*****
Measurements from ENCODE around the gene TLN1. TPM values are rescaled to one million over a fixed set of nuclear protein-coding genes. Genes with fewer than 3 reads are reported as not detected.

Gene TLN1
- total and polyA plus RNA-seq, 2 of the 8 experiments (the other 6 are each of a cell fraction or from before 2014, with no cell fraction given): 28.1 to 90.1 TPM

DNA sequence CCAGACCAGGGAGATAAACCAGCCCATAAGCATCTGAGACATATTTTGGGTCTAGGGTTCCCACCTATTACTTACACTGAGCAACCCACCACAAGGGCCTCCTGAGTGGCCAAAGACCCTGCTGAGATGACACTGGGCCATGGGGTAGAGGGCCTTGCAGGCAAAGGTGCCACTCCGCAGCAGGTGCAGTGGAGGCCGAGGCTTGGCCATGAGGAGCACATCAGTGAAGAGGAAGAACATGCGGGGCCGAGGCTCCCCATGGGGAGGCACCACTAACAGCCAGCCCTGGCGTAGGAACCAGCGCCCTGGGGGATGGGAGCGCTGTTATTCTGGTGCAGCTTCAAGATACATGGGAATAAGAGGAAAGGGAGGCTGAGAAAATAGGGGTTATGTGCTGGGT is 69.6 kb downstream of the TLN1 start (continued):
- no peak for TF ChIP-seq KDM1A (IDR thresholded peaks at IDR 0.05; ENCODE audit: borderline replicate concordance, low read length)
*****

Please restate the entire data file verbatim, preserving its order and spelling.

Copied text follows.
Measurements from ENCODE around the gene TLN1. TPM values are rescaled to one million over a fixed set of nuclear protein-coding genes. Genes with fewer than 3 reads are reported as not detected.

Gene TLN1
- total and polyA plus RNA-seq, 2 of the 8 experiments (the other 6 are each of a cell fraction or from before 2014, with no cell fraction given): 28.1 to 90.1 TPM

DNA sequence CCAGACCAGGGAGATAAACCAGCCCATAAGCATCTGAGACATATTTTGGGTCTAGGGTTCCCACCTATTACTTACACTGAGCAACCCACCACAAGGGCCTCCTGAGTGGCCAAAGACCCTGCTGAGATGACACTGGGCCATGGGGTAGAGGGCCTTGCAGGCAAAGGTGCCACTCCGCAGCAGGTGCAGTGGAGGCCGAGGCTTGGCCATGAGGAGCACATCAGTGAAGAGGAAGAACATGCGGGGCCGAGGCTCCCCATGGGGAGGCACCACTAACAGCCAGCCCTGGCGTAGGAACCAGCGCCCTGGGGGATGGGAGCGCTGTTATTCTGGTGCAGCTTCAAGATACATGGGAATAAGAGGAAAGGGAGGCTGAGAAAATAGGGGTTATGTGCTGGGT is 69.6 kb downstream of the TLN1 start (continued):
- no peak for TF ChIP-seq KDM1A (IDR thresholded peaks at IDR 0.05; ENCODE audit: borderline replicate concordance, low read length)